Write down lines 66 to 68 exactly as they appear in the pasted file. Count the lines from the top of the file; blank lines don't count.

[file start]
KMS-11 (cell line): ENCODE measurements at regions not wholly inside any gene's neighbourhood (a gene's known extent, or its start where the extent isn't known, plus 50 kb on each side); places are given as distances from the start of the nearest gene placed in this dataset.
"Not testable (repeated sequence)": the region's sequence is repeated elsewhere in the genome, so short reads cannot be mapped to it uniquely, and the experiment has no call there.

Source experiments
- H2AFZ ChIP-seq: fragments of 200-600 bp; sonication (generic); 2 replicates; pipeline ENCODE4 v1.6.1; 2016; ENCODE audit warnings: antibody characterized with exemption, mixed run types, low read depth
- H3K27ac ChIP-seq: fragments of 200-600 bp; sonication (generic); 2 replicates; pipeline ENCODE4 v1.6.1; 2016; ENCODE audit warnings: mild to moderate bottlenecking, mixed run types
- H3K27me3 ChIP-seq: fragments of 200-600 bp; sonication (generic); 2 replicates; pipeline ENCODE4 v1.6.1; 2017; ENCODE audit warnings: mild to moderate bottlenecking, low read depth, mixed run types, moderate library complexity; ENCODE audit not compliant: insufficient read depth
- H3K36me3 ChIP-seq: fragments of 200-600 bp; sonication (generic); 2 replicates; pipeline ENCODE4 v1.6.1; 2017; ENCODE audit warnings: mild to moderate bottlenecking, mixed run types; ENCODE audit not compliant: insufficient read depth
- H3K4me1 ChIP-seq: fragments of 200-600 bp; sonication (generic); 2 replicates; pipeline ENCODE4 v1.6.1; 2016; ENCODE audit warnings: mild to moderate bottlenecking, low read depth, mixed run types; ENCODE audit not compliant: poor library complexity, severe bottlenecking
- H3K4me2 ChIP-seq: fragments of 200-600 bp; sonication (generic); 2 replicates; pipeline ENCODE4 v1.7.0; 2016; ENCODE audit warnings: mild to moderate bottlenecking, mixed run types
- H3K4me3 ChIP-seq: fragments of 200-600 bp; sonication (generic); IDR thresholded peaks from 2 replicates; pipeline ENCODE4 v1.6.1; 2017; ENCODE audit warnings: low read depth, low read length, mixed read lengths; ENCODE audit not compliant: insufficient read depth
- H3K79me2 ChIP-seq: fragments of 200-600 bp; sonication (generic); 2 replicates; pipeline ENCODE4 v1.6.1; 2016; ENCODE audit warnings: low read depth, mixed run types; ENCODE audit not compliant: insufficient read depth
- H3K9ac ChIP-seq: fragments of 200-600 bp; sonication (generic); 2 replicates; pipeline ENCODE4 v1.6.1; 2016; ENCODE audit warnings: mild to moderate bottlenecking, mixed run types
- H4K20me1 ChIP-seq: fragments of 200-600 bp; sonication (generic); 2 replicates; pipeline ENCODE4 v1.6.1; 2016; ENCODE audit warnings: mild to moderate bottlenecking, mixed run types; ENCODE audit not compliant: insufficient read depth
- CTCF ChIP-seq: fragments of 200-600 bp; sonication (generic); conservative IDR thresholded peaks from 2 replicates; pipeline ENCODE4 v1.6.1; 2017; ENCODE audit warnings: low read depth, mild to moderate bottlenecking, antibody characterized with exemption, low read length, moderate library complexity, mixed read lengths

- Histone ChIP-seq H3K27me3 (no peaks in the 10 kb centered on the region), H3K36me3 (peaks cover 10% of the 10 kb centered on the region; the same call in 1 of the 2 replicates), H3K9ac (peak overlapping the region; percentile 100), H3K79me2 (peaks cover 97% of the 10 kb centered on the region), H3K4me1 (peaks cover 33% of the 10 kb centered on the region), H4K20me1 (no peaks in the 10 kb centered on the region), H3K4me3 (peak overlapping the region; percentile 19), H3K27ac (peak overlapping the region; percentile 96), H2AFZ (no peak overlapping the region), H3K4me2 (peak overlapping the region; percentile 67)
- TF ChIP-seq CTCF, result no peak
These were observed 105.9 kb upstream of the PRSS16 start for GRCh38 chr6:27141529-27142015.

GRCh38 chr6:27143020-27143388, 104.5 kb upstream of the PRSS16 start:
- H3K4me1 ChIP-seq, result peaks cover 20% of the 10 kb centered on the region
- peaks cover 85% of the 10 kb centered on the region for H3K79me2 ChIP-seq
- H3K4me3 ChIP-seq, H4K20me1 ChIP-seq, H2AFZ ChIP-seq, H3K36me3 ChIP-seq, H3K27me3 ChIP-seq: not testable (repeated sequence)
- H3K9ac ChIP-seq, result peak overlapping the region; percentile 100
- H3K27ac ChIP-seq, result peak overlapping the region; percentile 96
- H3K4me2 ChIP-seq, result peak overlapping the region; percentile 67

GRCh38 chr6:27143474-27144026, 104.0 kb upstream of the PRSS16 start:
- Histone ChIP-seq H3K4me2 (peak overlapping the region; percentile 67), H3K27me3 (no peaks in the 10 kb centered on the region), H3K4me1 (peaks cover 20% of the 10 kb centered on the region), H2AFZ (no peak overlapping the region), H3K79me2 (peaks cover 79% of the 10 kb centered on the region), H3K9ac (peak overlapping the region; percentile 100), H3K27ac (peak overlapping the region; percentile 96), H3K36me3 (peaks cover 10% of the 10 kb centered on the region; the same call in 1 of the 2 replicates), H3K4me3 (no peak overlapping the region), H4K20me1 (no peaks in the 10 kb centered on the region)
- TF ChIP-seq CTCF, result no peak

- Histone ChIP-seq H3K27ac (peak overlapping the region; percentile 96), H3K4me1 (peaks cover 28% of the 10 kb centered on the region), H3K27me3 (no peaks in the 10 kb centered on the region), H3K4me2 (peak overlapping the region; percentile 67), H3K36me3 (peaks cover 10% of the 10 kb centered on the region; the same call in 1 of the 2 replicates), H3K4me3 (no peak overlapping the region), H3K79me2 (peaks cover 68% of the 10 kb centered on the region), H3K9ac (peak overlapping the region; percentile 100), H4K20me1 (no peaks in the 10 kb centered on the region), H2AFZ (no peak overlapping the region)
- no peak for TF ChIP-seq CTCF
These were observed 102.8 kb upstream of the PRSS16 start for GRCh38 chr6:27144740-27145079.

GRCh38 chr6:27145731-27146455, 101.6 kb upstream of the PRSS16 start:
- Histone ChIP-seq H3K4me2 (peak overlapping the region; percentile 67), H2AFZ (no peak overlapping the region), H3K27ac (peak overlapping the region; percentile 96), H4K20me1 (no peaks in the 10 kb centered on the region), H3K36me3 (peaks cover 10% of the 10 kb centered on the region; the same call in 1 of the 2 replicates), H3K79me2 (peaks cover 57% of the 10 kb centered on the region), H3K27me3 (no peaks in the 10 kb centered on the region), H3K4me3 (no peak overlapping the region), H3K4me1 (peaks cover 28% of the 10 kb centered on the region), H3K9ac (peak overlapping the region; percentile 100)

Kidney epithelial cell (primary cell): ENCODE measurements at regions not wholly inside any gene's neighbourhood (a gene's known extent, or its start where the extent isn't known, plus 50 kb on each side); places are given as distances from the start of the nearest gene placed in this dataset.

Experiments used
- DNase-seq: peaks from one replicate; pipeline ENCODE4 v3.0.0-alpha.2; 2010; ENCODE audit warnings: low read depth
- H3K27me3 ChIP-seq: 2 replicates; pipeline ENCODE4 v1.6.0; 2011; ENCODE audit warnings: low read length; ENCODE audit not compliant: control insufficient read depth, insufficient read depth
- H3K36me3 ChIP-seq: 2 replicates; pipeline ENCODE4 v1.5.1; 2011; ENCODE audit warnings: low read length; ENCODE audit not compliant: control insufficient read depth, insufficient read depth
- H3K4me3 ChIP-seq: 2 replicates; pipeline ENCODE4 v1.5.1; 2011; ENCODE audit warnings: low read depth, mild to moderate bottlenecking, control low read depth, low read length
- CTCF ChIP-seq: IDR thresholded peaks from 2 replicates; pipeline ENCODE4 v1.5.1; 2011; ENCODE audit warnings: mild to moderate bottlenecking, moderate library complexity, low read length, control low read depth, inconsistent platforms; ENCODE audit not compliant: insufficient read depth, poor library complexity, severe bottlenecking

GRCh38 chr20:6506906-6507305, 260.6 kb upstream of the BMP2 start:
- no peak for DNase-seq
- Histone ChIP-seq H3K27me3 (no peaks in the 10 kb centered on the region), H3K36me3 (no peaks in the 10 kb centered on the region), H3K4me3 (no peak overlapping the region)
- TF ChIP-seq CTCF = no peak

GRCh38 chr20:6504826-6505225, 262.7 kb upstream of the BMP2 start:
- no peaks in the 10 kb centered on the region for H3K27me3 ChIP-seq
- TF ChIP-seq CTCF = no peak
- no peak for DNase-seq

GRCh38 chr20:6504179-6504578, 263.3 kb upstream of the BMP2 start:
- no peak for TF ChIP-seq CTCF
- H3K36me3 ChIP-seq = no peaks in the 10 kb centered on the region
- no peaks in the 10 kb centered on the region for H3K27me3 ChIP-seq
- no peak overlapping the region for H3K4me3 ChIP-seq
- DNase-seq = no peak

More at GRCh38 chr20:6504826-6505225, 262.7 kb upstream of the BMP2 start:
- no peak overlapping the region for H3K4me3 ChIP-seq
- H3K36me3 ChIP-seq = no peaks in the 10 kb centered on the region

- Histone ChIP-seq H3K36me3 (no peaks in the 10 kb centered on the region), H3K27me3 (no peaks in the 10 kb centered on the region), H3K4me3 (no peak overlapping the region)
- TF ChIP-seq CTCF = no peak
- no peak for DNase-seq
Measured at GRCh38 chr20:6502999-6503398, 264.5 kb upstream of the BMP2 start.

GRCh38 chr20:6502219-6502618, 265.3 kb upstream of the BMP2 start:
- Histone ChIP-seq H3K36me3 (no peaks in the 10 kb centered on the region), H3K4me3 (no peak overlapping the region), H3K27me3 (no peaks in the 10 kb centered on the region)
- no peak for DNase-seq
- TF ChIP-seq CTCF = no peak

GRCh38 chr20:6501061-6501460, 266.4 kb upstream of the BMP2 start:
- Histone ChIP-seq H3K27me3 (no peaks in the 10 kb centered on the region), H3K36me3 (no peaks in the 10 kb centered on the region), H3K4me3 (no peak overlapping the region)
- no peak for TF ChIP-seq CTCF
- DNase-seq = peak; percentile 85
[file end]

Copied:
- Histone ChIP-seq H3K27me3 (no peaks in the 10 kb centered on the region), H3K36me3 (no peaks in the 10 kb centered on the region), H3K4me3 (no peak overlapping the region)
- no peak for TF ChIP-seq CTCF
- DNase-seq = peak; percentile 85